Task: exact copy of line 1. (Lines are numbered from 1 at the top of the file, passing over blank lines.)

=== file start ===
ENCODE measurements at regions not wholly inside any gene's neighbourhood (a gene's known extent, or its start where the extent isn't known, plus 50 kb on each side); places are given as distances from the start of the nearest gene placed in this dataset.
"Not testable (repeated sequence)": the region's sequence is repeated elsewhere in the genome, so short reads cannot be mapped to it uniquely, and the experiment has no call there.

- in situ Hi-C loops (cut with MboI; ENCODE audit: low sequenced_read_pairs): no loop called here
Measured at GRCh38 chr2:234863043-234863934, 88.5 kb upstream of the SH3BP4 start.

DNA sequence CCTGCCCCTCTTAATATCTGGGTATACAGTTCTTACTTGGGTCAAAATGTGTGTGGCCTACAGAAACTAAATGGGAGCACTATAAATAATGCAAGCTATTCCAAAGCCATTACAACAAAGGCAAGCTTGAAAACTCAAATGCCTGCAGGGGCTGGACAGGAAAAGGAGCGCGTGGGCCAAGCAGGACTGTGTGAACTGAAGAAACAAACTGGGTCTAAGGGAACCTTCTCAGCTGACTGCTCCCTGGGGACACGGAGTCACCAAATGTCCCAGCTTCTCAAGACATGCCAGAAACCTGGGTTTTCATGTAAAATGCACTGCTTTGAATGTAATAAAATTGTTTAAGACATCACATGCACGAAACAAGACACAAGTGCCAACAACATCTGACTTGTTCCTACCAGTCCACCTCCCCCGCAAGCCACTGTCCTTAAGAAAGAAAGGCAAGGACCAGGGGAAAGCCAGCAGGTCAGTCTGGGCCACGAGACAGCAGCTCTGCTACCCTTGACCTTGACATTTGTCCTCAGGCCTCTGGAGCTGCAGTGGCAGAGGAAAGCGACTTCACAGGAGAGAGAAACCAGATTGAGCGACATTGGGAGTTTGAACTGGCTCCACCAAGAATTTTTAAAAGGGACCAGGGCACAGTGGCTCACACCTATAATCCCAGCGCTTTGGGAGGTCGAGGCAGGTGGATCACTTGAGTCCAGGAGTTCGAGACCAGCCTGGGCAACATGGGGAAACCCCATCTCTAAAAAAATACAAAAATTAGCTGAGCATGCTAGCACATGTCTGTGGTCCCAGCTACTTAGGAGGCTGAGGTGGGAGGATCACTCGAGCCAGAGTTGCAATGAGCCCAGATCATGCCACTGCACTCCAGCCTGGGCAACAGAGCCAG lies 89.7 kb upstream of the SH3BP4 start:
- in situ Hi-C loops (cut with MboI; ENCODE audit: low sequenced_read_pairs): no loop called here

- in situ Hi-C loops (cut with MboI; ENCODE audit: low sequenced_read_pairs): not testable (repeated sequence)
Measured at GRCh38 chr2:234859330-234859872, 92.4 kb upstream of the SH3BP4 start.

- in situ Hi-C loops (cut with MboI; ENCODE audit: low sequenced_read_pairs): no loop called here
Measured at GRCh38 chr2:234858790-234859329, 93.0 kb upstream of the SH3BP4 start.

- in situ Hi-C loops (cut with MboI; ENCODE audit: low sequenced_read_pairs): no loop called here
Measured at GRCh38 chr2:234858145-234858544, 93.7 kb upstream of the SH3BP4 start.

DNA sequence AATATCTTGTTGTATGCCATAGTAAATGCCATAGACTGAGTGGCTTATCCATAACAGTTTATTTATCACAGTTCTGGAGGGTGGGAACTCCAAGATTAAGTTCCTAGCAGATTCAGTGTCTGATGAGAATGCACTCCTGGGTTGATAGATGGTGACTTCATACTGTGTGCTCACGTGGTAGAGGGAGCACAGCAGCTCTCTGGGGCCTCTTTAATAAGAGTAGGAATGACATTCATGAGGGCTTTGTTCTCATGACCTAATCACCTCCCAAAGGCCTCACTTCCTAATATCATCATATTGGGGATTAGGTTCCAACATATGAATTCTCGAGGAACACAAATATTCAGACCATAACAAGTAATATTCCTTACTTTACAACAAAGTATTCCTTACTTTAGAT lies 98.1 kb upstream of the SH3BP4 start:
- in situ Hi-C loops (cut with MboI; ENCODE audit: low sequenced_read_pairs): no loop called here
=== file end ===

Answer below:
ENCODE measurements at regions not wholly inside any gene's neighbourhood (a gene's known extent, or its start where the extent isn't known, plus 50 kb on each side); places are given as distances from the start of the nearest gene placed in this dataset.